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Facebook last week released six videos to educate people about artificial intelligence.

AI will bring major changes to society, and will be the backbone of many of the most innovative apps and services of the future, but it remains mysterious, noted Yann LeCun, Facebook’s director of AI research, and Joaquin Candela, the company’s director of applied machine learning in an online post.

The videos are “simple and short introductions” that will “help everyone understand how this complex field of computer science works,” they said.

The announcement immediately sparked speculation that Facebook would use its AI technology to tackle the fake news items posted on its pages.

However, tackling fake news is more a question of ethics than technology, LeCun told reporters, with questions coming into play about the trade-off between filtering and censorship versus free expression and democracy.

Mysteries of the Mind

Understanding the videos, which LeCun created, does require a certain amount of grounding in science.

Still, they “set a baseline — help explain what an AI can do in the near term,” said Rob Enderle, principal analyst at the Enderle Group.

Watching the videos “likely makes the topic less frightening,” he told TechNewsWorld.

Facebook “is trying to reset the perception of AI,” and from that standpoint, they’re dead-on, observed Jim McGregor, a principal analyst at Tirias Research.

“This is what the market needs,” he told TechNewsWorld, to counter “unrealistic Hollywood scenarios and sensationalism in the general press.”

Facebook’s long-term goal is to understand intelligence and build intelligent machines, according to LeCun and Candela.

Trying to understand intelligence and how to reproduce it in machines will “help us not just build intelligent machines,” they suggested, “but develop keener insight into how the mysterious human mind and brain work.”

Corralling Fake News

AI might help clamp down on the proliferation of fake news stories, which circulated in unprecedented numbers during the recent presidential election, and may have influenced voters.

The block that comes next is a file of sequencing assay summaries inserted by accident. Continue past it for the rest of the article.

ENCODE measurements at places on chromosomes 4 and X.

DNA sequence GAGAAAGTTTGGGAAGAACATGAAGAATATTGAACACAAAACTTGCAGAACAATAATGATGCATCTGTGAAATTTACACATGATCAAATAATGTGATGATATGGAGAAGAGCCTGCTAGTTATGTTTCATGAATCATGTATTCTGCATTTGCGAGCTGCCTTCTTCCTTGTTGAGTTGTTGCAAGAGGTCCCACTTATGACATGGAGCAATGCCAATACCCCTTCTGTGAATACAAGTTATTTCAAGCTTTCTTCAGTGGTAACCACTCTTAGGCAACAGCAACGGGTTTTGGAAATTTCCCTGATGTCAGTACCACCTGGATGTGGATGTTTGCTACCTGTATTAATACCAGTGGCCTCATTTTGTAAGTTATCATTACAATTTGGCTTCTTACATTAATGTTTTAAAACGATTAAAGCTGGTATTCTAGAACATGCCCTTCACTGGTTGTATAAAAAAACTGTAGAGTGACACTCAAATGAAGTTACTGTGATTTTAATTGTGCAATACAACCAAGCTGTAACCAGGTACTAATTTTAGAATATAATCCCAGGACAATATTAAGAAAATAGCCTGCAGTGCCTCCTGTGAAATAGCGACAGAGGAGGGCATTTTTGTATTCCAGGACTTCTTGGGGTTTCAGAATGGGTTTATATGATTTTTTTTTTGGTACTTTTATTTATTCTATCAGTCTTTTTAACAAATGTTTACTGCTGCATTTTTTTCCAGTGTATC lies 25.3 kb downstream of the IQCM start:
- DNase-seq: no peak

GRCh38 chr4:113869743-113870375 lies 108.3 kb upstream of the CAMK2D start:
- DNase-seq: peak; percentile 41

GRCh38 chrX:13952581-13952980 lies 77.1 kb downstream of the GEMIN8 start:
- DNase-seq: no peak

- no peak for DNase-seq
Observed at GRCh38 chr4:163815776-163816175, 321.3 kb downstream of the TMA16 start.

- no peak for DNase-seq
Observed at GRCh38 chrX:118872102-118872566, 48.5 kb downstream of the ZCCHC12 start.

One motive for the creation of fake news stories is money, according to one fake-news writer who told The Washington Post that he believed his made-up stories helped President-Elect Donald Trump win votes.

In separate investigations, both BuzzFeed and The Guardian earlier this year found upwards of 100 pro-Trump sites in Macedonia — many apparently run by teenagers looking to make a quick buck.

Fake news also comes from partisan news sites slanted strongly toward one candidate.

Thirty-eight percent of stories generated by right-wing, pro-Trump sites were false or contained falsehoods blended with facts, according to a study BuzzFeed published this fall.

First Amendment Issues

AI “can help filter abusive or fraudulent content, improve security, analyze user interests, perform image recognition and classification,” Tirias’ McGregor pointed out.

“There are so many facets that Facebook can benefit from,” he said.

However, AI would need to have “absolute control” over all incoming posts and filters to be effective, suggested Enderle. “It really is the only tool that we have that can handle the kind of scale Facebooks needs.”

That might raise a storm of protests over the issue of First Amendment rights.

The stakes are “extremely high” for Facebook, Enderle said, as not addressing the fake news issue in a timely fashion, or addressing it badly, “could lead to everything from excessive litigation to company failure.”

The question at the heart of the matter, suggested McGregor, is “how do you get something right that has not been done before? The answer is, you try and learn from your mistakes.”

However, AIs “will never be 100 percent perfect,” he said, “because, just like us, they are always learning.

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